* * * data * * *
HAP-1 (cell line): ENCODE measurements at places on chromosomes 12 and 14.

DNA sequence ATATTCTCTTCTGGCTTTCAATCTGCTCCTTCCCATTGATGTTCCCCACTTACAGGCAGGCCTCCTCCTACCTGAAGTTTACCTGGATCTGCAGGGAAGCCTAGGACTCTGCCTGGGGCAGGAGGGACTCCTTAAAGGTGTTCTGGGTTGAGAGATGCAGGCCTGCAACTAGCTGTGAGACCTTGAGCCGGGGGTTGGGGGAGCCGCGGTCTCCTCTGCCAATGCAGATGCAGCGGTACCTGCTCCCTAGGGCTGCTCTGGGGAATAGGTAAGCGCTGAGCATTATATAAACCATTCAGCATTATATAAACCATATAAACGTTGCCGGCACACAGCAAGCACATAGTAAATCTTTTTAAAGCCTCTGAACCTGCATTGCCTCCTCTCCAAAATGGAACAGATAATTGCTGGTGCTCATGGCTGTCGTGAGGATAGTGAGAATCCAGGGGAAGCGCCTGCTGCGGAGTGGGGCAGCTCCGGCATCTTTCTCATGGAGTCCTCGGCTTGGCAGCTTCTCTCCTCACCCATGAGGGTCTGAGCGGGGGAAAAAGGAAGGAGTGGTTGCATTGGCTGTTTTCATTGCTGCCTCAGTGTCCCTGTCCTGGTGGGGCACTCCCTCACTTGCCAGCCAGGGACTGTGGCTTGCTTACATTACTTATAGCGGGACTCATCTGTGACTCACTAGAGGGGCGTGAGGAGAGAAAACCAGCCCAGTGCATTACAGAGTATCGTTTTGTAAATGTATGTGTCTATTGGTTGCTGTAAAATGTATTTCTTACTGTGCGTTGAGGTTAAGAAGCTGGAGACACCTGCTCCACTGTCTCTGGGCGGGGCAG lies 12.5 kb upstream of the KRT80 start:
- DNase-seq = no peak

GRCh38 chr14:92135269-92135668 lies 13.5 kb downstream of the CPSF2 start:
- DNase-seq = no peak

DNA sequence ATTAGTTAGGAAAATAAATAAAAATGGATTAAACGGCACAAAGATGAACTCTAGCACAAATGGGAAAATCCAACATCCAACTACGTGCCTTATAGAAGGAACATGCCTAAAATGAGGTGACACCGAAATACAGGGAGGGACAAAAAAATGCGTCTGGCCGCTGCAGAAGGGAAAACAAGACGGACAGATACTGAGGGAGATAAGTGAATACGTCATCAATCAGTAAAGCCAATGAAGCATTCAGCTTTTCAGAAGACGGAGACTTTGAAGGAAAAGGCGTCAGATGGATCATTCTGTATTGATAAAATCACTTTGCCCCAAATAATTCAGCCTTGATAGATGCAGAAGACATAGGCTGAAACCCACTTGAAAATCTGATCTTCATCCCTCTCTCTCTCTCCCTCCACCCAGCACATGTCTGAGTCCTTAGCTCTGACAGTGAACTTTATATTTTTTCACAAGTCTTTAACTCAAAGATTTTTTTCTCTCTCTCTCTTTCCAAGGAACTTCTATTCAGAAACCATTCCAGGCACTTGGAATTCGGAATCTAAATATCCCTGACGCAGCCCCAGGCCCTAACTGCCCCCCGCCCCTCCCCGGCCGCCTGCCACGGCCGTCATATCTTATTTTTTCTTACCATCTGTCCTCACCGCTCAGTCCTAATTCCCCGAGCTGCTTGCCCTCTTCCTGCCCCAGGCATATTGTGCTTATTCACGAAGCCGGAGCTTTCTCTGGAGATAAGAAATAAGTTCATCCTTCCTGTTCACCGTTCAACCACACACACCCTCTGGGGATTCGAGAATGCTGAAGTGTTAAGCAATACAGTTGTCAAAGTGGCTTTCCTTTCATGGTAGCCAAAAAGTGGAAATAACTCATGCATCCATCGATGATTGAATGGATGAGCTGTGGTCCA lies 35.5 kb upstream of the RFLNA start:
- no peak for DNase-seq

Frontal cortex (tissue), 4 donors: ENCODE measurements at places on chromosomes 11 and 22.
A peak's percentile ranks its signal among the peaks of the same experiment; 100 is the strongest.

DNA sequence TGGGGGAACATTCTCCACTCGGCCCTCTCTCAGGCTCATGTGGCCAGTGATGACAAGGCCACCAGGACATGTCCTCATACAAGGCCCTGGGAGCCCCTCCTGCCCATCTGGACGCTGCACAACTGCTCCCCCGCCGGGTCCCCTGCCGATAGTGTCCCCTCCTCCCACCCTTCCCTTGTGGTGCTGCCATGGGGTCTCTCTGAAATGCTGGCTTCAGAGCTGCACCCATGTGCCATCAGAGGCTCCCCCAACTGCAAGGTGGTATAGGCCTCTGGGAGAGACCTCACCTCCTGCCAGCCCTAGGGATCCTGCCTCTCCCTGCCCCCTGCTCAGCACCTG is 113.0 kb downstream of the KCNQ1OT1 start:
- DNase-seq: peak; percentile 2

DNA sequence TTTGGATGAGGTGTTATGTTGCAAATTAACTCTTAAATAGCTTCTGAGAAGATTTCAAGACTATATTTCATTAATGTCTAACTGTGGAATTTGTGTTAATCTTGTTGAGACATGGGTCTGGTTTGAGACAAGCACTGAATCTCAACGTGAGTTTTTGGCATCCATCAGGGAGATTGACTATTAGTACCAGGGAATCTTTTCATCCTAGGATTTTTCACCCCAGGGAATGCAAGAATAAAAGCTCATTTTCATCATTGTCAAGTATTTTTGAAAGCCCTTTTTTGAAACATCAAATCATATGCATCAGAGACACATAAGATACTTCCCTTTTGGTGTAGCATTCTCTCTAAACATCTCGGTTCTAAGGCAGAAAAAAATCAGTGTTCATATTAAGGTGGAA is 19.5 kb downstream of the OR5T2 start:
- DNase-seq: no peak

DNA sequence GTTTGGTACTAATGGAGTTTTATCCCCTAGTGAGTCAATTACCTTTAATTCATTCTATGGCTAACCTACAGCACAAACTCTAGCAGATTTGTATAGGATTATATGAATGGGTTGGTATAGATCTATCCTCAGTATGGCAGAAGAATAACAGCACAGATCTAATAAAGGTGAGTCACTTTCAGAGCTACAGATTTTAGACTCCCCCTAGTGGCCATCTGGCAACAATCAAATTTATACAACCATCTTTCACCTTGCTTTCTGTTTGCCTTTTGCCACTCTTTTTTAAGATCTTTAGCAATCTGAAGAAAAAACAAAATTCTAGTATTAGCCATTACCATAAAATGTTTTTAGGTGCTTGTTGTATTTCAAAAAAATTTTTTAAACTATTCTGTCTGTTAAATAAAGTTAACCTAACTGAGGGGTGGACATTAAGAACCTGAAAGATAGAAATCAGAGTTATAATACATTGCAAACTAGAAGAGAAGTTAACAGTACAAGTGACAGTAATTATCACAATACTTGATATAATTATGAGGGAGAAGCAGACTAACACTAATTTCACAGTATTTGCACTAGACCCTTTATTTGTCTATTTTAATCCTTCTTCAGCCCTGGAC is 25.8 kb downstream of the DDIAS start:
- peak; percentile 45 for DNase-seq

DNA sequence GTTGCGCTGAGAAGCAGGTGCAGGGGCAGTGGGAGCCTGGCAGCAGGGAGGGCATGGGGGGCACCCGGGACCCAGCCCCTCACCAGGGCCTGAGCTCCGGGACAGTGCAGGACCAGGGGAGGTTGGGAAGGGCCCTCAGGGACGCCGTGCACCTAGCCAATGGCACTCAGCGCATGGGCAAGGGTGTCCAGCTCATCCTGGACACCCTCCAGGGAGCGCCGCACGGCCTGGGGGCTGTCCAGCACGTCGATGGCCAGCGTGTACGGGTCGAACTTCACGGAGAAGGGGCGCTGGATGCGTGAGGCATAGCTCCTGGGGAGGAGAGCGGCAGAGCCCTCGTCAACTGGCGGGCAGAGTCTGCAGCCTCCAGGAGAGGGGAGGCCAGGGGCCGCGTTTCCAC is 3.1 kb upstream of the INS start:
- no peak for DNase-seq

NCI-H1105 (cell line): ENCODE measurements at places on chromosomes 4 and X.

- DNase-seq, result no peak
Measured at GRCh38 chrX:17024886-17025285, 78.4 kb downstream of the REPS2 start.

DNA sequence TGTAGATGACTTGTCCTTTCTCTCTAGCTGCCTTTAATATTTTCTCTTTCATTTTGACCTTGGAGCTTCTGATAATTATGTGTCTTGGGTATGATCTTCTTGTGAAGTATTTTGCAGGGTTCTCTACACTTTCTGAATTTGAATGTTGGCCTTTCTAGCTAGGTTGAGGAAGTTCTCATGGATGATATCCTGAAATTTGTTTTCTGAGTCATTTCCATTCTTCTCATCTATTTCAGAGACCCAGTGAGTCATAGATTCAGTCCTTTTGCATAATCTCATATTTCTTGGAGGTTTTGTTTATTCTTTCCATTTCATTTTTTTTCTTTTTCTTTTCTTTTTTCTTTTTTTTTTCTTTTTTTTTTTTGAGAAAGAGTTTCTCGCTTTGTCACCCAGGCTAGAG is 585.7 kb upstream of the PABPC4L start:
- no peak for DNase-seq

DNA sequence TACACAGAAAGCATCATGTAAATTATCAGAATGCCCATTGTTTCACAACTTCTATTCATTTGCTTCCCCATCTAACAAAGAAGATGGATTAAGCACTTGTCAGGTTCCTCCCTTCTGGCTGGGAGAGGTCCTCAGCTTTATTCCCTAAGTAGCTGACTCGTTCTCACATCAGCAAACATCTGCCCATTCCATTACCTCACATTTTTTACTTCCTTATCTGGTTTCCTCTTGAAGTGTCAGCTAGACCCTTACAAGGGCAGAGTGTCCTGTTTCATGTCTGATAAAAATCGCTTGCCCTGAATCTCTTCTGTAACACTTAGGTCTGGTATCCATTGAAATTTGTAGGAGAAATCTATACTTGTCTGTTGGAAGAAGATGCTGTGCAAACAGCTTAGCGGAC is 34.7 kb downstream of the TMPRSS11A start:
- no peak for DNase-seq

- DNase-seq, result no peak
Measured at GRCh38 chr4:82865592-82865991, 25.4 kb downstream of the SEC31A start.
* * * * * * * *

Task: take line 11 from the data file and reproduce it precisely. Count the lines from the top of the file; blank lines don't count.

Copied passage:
- DNase-seq: peak; percentile 2